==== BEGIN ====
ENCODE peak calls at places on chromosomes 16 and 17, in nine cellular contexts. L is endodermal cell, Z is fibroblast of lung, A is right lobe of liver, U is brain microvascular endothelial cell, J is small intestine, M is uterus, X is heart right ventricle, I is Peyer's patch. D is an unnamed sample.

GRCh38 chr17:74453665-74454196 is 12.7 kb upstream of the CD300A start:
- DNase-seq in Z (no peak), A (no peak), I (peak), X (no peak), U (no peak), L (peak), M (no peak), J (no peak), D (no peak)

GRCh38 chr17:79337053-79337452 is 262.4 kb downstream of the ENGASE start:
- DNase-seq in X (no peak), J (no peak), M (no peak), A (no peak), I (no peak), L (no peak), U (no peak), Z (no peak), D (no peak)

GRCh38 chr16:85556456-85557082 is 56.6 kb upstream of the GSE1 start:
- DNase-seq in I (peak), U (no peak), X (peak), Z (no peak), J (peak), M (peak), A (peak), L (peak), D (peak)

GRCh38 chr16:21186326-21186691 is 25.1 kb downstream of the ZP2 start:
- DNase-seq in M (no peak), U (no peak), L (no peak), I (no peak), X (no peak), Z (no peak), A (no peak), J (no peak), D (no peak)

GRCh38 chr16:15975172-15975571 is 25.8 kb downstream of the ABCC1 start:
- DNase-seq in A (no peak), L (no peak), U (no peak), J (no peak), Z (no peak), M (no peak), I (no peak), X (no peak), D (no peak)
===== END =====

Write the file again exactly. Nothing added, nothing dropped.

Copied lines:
ENCODE peak calls at places on chromosomes 16 and 17, in nine cellular contexts. L is endodermal cell, Z is fibroblast of lung, A is right lobe of liver, U is brain microvascular endothelial cell, J is small intestine, M is uterus, X is heart right ventricle, I is Peyer's patch. D is an unnamed sample.

GRCh38 chr17:74453665-74454196 is 12.7 kb upstream of the CD300A start:
- DNase-seq in Z (no peak), A (no peak), I (peak), X (no peak), U (no peak), L (peak), M (no peak), J (no peak), D (no peak)

GRCh38 chr17:79337053-79337452 is 262.4 kb downstream of the ENGASE start:
- DNase-seq in X (no peak), J (no peak), M (no peak), A (no peak), I (no peak), L (no peak), U (no peak), Z (no peak), D (no peak)

GRCh38 chr16:85556456-85557082 is 56.6 kb upstream of the GSE1 start:
- DNase-seq in I (peak), U (no peak), X (peak), Z (no peak), J (peak), M (peak), A (peak), L (peak), D (peak)

GRCh38 chr16:21186326-21186691 is 25.1 kb downstream of the ZP2 start:
- DNase-seq in M (no peak), U (no peak), L (no peak), I (no peak), X (no peak), Z (no peak), A (no peak), J (no peak), D (no peak)

GRCh38 chr16:15975172-15975571 is 25.8 kb downstream of the ABCC1 start:
- DNase-seq in A (no peak), L (no peak), U (no peak), J (no peak), Z (no peak), M (no peak), I (no peak), X (no peak), D (no peak)